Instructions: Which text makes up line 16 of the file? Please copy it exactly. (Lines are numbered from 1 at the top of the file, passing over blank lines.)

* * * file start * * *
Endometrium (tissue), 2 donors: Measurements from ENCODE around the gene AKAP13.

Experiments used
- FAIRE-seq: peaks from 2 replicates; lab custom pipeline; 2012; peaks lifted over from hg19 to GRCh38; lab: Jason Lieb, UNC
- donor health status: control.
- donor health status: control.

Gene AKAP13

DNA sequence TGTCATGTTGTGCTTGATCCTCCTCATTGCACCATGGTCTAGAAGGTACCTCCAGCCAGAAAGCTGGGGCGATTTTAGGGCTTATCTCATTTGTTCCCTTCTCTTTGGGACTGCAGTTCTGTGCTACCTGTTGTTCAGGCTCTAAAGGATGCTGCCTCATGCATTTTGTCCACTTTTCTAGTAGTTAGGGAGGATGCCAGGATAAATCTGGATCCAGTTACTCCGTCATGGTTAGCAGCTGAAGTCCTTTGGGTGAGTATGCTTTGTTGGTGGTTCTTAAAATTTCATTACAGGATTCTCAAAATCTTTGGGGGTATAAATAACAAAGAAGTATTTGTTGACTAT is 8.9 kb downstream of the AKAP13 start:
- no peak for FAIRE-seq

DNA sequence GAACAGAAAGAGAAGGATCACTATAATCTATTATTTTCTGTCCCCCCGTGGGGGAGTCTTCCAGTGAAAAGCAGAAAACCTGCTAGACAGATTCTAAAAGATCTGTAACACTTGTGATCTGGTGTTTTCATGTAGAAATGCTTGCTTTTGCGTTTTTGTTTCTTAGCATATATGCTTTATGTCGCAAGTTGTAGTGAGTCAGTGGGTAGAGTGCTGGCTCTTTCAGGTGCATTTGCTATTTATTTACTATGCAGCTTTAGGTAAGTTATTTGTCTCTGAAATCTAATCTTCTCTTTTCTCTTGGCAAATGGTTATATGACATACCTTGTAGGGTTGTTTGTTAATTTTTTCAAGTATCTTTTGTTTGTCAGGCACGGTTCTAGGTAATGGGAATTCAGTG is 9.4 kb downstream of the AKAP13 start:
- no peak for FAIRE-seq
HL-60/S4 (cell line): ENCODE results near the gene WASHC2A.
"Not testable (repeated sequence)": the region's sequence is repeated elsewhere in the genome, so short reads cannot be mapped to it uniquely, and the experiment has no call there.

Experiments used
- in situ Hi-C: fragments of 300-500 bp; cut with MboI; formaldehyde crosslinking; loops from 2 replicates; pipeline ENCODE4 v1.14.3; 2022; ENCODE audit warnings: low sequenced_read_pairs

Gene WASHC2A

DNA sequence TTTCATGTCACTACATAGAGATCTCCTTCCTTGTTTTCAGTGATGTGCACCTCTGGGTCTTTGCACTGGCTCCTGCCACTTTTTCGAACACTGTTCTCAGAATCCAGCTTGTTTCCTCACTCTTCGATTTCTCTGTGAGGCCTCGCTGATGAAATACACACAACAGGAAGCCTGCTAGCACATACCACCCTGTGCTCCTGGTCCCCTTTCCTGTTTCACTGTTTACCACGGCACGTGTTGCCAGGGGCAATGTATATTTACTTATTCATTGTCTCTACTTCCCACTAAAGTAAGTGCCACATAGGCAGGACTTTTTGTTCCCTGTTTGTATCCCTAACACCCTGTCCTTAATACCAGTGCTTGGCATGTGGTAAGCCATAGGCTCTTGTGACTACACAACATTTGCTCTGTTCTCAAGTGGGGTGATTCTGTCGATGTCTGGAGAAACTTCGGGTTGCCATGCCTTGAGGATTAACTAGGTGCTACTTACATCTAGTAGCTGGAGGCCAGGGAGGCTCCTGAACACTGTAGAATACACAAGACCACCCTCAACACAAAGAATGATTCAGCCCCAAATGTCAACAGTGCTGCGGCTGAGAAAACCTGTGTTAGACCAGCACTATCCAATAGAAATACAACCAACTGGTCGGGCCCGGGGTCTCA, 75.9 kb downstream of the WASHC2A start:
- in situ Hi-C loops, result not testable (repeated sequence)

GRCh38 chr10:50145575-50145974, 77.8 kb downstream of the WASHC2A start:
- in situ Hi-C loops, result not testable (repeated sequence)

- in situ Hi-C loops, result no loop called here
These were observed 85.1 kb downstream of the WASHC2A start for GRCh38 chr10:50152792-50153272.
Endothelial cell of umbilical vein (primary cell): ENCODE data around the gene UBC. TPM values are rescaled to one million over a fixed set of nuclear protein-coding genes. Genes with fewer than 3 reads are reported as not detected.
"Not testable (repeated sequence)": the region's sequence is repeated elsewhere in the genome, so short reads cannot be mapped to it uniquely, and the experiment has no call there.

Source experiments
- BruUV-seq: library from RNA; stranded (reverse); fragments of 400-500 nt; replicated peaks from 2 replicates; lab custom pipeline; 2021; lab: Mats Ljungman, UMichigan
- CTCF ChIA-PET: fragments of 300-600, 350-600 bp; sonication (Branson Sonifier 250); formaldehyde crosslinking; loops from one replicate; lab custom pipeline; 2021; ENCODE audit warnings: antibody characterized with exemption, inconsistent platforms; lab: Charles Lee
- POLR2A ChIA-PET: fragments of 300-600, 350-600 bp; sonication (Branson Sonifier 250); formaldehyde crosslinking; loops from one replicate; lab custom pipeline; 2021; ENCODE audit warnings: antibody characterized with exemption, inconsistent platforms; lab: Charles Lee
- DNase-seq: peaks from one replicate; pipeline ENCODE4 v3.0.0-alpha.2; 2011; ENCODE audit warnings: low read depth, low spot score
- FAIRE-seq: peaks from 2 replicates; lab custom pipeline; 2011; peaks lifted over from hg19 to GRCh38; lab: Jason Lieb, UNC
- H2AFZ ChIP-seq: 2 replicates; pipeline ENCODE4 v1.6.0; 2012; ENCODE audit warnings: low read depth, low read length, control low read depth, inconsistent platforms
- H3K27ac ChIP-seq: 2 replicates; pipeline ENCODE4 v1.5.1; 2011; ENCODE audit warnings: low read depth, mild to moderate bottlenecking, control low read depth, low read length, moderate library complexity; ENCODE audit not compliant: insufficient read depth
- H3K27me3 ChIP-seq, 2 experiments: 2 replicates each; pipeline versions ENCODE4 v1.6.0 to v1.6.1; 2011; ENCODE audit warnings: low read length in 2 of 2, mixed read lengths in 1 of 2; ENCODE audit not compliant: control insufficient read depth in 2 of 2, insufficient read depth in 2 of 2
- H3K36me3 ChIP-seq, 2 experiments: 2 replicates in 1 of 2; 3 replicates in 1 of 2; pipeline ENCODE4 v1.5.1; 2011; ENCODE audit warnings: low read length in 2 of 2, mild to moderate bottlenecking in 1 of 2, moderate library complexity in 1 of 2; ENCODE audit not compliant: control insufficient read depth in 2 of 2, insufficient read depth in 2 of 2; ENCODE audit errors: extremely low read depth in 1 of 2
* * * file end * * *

DNA sequence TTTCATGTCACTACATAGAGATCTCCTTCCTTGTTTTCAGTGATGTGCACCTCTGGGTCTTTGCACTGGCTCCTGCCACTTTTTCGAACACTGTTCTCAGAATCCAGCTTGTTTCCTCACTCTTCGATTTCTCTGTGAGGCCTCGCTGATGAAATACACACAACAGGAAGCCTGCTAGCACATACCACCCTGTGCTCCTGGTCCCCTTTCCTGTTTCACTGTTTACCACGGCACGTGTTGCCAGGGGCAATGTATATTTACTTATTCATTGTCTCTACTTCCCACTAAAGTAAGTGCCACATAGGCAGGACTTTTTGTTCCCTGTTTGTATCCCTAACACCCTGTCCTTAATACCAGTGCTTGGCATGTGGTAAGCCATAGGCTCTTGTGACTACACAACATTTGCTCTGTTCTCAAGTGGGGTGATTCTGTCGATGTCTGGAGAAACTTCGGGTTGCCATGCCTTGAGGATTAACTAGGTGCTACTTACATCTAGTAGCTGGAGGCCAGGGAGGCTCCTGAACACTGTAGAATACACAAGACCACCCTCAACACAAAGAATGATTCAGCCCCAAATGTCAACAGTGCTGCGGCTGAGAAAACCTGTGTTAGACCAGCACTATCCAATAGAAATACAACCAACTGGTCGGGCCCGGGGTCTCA, 75.9 kb downstream of the WASHC2A start: